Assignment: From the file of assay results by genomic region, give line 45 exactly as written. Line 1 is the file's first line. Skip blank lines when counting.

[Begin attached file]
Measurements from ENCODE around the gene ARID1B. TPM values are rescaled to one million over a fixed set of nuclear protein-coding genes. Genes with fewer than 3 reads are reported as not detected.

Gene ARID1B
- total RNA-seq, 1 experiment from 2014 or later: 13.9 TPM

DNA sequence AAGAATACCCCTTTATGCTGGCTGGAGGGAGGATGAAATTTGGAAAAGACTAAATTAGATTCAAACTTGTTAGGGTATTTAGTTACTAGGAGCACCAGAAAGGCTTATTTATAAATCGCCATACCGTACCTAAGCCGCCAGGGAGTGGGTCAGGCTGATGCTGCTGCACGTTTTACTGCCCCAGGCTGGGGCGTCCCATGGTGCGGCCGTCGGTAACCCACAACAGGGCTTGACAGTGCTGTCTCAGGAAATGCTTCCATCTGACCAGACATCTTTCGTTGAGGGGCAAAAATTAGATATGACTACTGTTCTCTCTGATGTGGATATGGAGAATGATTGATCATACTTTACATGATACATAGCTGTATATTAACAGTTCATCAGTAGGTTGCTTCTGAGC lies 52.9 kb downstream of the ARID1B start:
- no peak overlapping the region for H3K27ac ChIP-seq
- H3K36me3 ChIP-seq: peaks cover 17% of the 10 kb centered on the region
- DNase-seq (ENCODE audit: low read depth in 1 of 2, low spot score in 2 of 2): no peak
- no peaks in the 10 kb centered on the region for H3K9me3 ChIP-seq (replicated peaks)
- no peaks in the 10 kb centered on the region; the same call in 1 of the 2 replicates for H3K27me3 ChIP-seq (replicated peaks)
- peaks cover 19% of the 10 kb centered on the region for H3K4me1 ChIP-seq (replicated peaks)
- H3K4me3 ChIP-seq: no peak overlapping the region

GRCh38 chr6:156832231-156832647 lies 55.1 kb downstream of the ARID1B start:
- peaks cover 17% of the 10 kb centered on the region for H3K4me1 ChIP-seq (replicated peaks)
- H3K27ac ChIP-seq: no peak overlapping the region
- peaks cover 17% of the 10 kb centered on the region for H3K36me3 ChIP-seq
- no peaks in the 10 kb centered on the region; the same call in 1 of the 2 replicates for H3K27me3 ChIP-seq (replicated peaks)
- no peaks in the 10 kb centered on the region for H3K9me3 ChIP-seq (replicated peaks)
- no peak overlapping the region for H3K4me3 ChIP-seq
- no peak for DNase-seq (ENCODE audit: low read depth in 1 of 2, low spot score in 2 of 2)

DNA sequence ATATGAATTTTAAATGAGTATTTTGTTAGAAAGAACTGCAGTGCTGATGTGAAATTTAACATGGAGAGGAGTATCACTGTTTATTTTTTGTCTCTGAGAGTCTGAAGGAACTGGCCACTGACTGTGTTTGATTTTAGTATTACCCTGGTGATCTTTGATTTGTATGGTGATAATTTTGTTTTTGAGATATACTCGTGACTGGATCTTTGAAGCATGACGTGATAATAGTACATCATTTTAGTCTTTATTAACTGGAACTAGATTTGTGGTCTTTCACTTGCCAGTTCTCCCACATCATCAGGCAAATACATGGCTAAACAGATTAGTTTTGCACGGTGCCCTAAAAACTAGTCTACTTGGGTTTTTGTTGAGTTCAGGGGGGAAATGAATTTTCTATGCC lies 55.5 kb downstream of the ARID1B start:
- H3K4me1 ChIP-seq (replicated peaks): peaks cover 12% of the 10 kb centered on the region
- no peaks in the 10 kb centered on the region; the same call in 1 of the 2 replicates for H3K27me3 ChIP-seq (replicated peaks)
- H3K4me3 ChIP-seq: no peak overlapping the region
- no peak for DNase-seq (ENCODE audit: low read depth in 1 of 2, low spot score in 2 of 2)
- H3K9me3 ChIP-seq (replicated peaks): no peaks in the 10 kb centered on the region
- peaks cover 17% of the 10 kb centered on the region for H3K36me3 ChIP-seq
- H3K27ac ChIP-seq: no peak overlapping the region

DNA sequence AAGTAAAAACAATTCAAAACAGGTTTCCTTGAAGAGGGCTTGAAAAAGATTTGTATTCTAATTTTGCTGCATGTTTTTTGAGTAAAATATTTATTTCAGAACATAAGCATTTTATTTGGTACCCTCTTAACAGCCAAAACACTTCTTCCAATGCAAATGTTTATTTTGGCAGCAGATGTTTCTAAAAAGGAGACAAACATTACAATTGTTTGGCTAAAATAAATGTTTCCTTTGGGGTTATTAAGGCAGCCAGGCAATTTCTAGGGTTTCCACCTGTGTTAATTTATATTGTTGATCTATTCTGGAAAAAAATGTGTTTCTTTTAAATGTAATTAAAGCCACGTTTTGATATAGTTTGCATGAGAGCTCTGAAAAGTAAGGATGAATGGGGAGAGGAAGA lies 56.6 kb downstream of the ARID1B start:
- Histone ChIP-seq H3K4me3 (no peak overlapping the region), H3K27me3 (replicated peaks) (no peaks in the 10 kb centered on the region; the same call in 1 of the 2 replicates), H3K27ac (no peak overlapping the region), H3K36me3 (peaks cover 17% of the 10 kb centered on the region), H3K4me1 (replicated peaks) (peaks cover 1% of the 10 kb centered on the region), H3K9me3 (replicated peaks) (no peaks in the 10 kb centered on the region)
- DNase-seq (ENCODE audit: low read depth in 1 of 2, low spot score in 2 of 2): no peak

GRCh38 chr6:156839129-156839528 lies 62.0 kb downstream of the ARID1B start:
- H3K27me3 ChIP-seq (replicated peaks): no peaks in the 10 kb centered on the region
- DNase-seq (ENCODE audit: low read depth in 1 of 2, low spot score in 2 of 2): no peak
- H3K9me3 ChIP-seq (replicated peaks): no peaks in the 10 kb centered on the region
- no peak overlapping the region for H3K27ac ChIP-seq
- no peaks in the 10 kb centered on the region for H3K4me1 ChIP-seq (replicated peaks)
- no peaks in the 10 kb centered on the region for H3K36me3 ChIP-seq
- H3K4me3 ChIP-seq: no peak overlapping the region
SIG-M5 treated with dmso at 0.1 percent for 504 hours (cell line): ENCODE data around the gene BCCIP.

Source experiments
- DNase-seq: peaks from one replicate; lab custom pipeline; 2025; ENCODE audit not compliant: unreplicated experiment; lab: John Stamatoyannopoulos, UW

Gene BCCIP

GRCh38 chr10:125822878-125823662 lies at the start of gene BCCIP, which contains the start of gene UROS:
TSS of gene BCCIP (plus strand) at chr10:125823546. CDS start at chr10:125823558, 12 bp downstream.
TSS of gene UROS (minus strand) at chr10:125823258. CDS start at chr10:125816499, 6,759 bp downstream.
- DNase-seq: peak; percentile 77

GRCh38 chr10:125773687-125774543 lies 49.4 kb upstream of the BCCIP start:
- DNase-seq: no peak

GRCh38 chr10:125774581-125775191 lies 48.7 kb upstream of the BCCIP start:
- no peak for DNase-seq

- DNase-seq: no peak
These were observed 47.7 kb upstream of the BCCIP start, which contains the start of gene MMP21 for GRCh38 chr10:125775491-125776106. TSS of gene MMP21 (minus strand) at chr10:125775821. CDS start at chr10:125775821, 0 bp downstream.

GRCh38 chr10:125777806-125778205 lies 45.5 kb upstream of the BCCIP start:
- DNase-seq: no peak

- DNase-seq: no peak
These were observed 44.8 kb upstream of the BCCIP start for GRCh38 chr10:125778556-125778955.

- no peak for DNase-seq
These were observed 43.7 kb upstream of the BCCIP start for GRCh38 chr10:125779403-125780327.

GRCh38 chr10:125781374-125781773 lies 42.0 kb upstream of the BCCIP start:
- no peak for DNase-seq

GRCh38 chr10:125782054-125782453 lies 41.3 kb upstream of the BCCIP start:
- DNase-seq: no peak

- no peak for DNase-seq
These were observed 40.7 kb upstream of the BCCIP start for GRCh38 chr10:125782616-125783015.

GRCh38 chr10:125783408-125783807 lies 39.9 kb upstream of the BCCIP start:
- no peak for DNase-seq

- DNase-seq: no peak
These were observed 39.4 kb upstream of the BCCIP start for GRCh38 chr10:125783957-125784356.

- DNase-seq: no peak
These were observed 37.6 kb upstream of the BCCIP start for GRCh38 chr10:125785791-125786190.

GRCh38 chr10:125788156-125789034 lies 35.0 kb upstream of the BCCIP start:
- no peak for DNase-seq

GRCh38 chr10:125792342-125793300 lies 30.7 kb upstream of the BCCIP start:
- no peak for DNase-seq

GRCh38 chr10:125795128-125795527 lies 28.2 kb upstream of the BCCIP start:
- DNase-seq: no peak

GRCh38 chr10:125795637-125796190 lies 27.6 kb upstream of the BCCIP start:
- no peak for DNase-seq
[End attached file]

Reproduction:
TSS of gene UROS (minus strand) at chr10:125823258. CDS start at chr10:125816499, 6,759 bp downstream.